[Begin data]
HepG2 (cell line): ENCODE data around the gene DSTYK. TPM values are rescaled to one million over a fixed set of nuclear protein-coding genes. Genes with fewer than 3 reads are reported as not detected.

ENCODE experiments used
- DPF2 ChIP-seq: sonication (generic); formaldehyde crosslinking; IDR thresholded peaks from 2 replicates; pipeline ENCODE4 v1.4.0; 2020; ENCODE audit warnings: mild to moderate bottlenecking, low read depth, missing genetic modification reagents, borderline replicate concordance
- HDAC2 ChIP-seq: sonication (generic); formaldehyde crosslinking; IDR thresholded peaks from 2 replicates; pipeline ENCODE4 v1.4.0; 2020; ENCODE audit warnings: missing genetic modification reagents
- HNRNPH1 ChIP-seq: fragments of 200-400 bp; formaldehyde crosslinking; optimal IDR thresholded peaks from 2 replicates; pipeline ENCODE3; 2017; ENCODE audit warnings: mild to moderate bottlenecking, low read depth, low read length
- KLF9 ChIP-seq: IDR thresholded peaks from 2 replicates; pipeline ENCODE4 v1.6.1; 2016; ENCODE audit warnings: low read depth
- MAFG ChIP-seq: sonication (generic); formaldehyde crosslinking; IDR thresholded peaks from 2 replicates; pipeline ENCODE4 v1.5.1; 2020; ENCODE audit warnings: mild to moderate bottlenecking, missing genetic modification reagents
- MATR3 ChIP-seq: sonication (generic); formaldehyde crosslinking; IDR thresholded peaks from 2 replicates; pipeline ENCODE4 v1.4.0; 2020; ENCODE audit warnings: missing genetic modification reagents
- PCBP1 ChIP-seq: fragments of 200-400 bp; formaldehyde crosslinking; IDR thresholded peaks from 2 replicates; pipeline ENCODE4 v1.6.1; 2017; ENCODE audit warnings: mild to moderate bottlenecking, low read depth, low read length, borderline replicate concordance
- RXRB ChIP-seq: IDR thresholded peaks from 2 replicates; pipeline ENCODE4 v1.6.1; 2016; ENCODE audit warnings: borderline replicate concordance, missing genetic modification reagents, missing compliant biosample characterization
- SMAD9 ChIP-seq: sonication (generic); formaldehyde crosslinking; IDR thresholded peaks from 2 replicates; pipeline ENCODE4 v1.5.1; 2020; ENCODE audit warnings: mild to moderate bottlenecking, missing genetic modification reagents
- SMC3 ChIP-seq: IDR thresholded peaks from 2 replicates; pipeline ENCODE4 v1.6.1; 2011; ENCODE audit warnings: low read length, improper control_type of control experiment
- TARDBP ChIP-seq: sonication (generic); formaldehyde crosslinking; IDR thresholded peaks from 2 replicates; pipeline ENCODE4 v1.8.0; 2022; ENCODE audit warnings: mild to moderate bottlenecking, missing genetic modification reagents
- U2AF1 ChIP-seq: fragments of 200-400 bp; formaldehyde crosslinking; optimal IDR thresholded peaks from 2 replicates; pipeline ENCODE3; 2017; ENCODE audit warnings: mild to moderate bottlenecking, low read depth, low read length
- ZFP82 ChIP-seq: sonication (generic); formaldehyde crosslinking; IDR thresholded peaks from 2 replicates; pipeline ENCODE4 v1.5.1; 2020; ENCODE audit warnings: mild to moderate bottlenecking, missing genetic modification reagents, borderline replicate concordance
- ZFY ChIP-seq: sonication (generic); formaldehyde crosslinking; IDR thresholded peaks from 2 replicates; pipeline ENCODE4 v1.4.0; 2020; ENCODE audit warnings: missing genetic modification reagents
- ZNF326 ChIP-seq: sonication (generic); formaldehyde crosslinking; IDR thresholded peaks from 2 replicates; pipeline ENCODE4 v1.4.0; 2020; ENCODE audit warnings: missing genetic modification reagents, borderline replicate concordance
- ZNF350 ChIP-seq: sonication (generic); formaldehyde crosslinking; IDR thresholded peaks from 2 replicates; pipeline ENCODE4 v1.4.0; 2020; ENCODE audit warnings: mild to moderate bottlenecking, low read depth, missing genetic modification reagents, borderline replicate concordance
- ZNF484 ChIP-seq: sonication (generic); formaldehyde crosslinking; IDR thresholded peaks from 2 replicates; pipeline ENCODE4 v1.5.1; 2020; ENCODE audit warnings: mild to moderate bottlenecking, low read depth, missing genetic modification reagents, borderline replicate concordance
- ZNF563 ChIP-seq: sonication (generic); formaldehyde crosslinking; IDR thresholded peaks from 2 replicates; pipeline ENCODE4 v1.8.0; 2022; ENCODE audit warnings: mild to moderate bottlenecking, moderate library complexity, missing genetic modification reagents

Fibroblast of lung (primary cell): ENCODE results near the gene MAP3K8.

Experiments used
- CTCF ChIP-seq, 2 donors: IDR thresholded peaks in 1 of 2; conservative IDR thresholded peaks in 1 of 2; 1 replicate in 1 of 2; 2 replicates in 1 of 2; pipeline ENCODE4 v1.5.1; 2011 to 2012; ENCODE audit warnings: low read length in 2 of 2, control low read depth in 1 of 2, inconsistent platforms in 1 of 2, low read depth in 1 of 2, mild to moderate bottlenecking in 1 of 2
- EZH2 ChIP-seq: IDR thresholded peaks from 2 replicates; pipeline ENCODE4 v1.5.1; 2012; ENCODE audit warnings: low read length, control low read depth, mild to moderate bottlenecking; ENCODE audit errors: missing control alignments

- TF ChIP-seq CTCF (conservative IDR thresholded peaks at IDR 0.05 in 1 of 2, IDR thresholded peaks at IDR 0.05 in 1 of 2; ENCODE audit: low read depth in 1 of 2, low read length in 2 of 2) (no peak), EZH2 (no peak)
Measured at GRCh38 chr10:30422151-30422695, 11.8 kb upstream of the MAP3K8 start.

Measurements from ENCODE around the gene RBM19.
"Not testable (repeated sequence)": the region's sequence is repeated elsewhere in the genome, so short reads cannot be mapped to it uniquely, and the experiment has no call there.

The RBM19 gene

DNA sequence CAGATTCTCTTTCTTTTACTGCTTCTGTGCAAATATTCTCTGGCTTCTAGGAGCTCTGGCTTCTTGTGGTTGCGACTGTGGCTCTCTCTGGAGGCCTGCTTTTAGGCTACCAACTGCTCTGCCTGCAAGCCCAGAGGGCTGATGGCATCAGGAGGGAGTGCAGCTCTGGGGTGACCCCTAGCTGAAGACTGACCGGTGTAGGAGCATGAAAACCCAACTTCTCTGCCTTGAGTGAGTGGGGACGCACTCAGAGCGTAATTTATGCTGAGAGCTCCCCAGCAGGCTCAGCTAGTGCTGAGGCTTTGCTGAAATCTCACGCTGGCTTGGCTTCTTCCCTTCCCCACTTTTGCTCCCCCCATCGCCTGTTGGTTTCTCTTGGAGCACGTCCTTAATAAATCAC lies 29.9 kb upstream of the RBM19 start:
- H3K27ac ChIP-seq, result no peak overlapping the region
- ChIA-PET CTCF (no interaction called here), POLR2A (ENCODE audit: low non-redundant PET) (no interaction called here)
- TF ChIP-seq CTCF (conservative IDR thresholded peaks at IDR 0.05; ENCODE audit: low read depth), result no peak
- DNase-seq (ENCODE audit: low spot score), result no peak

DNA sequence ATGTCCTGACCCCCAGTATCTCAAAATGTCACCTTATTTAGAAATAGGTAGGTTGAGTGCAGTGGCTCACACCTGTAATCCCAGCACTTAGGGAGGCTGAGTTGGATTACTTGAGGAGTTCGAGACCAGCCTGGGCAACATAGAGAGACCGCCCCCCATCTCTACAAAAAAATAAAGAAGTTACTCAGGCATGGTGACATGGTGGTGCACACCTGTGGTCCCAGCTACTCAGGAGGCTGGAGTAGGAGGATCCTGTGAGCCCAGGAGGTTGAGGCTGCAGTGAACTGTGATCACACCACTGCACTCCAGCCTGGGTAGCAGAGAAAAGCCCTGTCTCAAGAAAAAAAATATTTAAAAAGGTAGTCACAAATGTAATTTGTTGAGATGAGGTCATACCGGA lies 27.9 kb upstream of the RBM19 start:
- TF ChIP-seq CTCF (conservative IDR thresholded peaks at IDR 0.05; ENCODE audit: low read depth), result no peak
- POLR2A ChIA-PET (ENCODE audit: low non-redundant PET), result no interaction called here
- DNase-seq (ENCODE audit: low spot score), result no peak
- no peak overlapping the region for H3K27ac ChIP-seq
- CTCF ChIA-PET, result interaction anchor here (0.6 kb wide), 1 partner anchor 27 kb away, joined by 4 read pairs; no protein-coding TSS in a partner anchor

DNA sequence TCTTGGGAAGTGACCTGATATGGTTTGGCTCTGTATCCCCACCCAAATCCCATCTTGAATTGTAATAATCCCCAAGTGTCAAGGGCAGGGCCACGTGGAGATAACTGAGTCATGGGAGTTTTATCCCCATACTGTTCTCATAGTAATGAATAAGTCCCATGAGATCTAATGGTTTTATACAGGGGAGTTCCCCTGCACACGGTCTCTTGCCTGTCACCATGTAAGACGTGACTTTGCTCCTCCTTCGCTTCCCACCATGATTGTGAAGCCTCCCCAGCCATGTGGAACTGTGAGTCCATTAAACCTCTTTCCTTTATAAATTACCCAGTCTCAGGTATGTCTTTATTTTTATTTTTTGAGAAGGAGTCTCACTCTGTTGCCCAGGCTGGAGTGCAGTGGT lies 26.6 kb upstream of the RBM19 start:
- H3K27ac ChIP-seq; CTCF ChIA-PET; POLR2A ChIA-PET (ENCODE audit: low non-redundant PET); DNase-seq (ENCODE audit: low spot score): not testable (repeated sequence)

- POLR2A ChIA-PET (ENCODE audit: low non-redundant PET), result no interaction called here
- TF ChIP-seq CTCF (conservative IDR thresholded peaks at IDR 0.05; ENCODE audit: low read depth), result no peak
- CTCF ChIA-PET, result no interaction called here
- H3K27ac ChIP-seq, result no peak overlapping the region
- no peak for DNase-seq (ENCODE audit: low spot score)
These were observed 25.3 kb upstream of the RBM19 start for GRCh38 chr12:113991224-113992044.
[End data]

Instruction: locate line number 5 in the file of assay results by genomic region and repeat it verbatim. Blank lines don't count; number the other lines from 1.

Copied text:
- HNRNPH1 ChIP-seq: fragments of 200-400 bp; formaldehyde crosslinking; optimal IDR thresholded peaks from 2 replicates; pipeline ENCODE3; 2017; ENCODE audit warnings: mild to moderate bottlenecking, low read depth, low read length